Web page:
Distinguished Member
Especially if you are interested in Google-Music and Amazon-Music, the most minimal and low cost way of getting streaming is with the Google-Chromecast-Audio, which is only £30. But the focus is primarily on Streaming services, and not so much Internet Radio or Streaming from local storage.

Google Chromecast Audio | Maplin

GOOGLE Chromecast Audio

With this device, typically our Smart Phone Apps will recognize Chromecast and give you the option of using it, rather than using your Cell Phone Data limits.

If you don't need a full range of Streaming, and you want to save a bit of money, the Chromecast with a more standard Integrated Amp is an option.

For example -

Yamaha AS501 Integrated amp with DAC, 85w/ch - £270 to £299 -

YAMAHA AS501Black Stereo Amplifier

http://www.superfi.co.uk/p-15856-yamaha-as501-amplifier-with-dac.aspx-

This only has ONE Optical and ONE Coaxial input, where are the RN602 has TWO of each.

That combined with the Chomecast would save you about £50 to £80, but would be more limited.

There is also a version of the Chromecast that included both Audio and Video Streaming from services like Netflix.

The Chromecast-Audio connects either by a standard Analog connection or by Optical.

The Chromecast-Video connect to the TV by HDMI, though you can connect the TV Optical out to the Amp/DAC and get both TV and Audio Streaming sound.

Chromecast Video -

GOOGLE Chromecast

Buy Google Chromecast at Argos.co.uk - Your Online Shop for Smart TV boxes, Set top boxes, recorders and satellite, Technology.

Here is a link to the USA Google Chromecast site for more information -

Chromecast - Chromecast - Google

Chromecast - Audio -


For Speakers - Chromecast for Speakers - Google

Chromecast - Video -


Chromecast - Chromecast for TV - Google

If your listening is limited to Google and Amazon, then this is an option.

Steve/bluewizard
 
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DCFC79

Active Member
Awesome BlueWizard, very interesting and informative post you have provided

I have zero equipment so basically I'm starting from scratch.

Well saying that I do have a TV I would use until I found a TV with a bigger size.

Id be looking at a conventional setup, depends if Im limited for space.

Cant stand music at window rattling levels so not quite that stage.

After looking at the photos of the floor standing speakers Id prefer those that would go on a stand.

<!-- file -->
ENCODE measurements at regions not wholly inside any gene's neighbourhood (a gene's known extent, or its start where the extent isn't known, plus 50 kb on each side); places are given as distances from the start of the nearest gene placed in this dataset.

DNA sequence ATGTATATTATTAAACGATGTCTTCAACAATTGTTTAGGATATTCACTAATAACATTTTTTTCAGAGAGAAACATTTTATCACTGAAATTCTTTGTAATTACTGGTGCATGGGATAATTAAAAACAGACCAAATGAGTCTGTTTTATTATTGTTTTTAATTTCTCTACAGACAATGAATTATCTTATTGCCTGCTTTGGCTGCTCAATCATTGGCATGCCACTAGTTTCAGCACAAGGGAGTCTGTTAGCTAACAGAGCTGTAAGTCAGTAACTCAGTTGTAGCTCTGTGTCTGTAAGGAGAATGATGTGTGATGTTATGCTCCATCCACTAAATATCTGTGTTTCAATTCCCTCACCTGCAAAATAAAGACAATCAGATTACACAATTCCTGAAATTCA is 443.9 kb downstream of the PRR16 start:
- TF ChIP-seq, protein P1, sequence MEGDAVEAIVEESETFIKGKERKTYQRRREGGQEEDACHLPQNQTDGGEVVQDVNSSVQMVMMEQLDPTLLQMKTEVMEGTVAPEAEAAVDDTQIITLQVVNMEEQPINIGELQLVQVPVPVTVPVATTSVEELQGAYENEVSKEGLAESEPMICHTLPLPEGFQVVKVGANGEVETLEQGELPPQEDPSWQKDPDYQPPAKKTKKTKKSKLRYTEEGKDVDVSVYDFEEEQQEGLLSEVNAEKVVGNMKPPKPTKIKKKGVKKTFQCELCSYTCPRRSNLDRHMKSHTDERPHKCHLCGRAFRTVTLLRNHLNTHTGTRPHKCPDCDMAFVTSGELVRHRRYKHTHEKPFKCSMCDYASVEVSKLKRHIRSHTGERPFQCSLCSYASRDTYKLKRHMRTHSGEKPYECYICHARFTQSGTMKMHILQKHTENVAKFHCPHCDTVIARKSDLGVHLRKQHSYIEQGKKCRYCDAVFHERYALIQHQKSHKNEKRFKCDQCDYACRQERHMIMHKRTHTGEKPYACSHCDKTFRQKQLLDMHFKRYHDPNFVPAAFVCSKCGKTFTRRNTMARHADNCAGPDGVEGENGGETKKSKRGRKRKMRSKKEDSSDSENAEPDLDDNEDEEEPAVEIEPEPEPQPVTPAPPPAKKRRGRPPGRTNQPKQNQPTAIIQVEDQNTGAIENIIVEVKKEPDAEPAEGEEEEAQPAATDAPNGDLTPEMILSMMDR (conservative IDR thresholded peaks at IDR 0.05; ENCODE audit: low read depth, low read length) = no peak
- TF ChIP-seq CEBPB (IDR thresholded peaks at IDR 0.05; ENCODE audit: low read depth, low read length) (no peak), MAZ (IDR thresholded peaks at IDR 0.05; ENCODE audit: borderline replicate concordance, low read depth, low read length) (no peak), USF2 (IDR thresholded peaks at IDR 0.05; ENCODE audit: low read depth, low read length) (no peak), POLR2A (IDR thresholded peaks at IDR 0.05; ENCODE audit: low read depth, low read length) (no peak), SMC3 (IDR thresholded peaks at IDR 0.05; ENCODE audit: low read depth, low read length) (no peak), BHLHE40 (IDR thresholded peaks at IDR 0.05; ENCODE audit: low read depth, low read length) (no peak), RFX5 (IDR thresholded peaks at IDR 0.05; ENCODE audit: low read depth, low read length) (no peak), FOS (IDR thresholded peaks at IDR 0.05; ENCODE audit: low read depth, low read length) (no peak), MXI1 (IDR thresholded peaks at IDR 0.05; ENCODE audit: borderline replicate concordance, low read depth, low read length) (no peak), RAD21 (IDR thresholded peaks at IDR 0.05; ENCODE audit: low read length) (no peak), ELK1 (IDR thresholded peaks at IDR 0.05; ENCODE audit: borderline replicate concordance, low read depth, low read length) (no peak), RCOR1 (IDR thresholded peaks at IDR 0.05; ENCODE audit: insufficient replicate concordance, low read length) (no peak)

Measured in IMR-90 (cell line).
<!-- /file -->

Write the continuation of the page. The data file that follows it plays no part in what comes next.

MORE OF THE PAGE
Yes I've heard of the Chromecast audio over on hukd as people mention mention they have it connected to so and so.

You mention the Yamaha AS501 only has 1 coaxial and 1 digital, what would use the 2 type of ports ?

Other than Yamaha/Wharfedale what are the other brands to look out for or avoid for the various pieces of equipment ?
 
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BlueWizard

Distinguished Member
Awesome BlueWizard, very interesting and informative post you have provided

I have zero equipment so basically I'm starting from scratch.

You need to confirm the list of equipment you need.

Is this correct?

- CD Player
- Amp/Receiver
-Speakers



After looking at the photos of the floor standing speakers Id prefer those that would go on a stand.

Probably at the top of the range of bookshelf speakers would be the Monitor Audio Silver 2 which have 8" (200mm) bass drivers. Though with Monitor Audio just ready to release a New Monitor Audio Silver Series, the Silver 1 (6.5") and the Silver 2 (8") are getting harder to come by. These would push to the top of your budget.

Monitor Audio Silver 2 Black Oak Bookshelf Speakers (Pair) - Monitor Audio - AudioVisual Online - UK Home Cinema and Hifi Specialists

If you want reasonably deep bass, then probably no speakers smaller than 6.5" (165mm), or perhaps 6" (150mm).

Yes I've heard of the Chromecast audio over on hukd as people mention mention they have it connected to so and so.

Chromecast is perhaps not ideal, but for Streaming Services and for the very modest price, it is hard to beat.

You mention the Yamaha AS501 only has 1 coaxial and 1 digital, what would use the 2 type of ports?

Not quite sure what you are asking. The most common use of a Digital Input is to connect the TV to the Amp. Today virtually no TVs have analog outputs. Most will have Optical Digital Audio Out or in rarer cases, a Coaxial Output. If you want TV/Movie/Gaming Sound from the TV, this is how you would do it.

Other than Yamaha/Wharfedale what are the other brands to look out for or avoid for the various pieces of equipment ?

Yamaha gives you the highest value; the most amp while maintaining quality; the most power and the most features. There is really only one other Stereo Amp that has Network Streaming built in, and there are a couple version of that amp.

The Pioneer SX-N30 (£370) which as AM/FM, with other specs similar to the Yamaha -

Pioneer SXN30 Network Receiver - Superfi